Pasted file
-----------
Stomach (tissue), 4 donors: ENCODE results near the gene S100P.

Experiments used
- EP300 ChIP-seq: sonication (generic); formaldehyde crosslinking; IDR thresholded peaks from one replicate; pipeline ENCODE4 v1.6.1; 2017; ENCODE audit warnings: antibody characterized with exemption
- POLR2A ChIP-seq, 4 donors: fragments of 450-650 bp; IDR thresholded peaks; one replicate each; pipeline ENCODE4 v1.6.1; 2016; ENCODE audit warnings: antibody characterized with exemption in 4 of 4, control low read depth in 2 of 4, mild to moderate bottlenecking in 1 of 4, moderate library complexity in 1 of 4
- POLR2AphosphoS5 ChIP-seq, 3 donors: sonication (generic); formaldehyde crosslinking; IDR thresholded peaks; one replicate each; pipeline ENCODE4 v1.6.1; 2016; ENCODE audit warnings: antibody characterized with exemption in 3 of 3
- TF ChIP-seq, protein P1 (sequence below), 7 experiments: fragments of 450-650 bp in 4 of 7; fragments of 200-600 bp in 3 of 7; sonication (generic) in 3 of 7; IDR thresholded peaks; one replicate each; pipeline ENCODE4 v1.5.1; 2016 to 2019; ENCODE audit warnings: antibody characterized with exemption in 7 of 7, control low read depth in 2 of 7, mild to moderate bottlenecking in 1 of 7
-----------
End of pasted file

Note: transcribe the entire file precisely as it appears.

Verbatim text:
Stomach (tissue), 4 donors: ENCODE results near the gene S100P.

Experiments used
- EP300 ChIP-seq: sonication (generic); formaldehyde crosslinking; IDR thresholded peaks from one replicate; pipeline ENCODE4 v1.6.1; 2017; ENCODE audit warnings: antibody characterized with exemption
- POLR2A ChIP-seq, 4 donors: fragments of 450-650 bp; IDR thresholded peaks; one replicate each; pipeline ENCODE4 v1.6.1; 2016; ENCODE audit warnings: antibody characterized with exemption in 4 of 4, control low read depth in 2 of 4, mild to moderate bottlenecking in 1 of 4, moderate library complexity in 1 of 4
- POLR2AphosphoS5 ChIP-seq, 3 donors: sonication (generic); formaldehyde crosslinking; IDR thresholded peaks; one replicate each; pipeline ENCODE4 v1.6.1; 2016; ENCODE audit warnings: antibody characterized with exemption in 3 of 3
- TF ChIP-seq, protein P1 (sequence below), 7 experiments: fragments of 450-650 bp in 4 of 7; fragments of 200-600 bp in 3 of 7; sonication (generic) in 3 of 7; IDR thresholded peaks; one replicate each; pipeline ENCODE4 v1.5.1; 2016 to 2019; ENCODE audit warnings: antibody characterized with exemption in 7 of 7, control low read depth in 2 of 7, mild to moderate bottlenecking in 1 of 7